5. Heard the learned counsel on either side and perused the records.

6. On a perusal of the entire records, it is not in dispute that the assessee had revalued the land during the Financial Year 2010-11 and computation of indexed cost of acquisition for the purpose of working of capital gains, started with the revalued amount. It is also not disputed that the only income of the assessee for the impugned assessment year was capital gains arising on the sale of the land. Further, it is also not in dispute that the erstwhile share holders of M/s.Ecci Koya Ltd., as it was known earlier had paid capital gains tax on the consideration received by them from sale of shares, after reckoning the revised value of the land in the hands of the assessee company.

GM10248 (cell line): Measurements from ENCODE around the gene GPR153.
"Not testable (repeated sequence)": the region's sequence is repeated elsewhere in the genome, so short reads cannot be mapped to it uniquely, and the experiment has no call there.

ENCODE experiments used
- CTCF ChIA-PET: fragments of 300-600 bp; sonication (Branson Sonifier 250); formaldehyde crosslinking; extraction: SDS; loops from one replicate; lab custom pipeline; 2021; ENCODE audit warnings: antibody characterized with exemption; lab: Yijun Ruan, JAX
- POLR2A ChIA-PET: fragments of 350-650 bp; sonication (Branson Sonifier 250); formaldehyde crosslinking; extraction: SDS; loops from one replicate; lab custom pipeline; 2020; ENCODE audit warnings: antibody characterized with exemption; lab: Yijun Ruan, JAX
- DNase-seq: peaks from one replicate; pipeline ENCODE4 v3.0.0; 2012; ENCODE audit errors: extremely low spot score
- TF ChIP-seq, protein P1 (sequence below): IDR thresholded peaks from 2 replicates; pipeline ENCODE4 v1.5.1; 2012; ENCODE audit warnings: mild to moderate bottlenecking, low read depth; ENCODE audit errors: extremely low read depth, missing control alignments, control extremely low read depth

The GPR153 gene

7. Though the assessing officer has not passed any detailed order, the authority had accepted the returns filed by the assessee. The present share holders of the assessee company paid capital gains tax considering the market value of the aforesaid landed property. The assessing officer has accepted the claim of the assessee that the calculation from the revised value is correct. In such view of the matter, the contention of the learned counsel for the appellant/Revenue that there is no speaking order and that order of the assessing officer was cryptic is not acceptable one. Though the Principal Commissioner of Income Tax has got power under Section 263 of the Act, to revise the order, if he considers that the Assessing Officer has not properly examined the materials or not properly calculated the income of the assessee, when the plausible two views are possible and the assessing officer adopted one of the views, the Principal Commissioner of Income Tax should not interfere with the order passed by the Assessing Officer.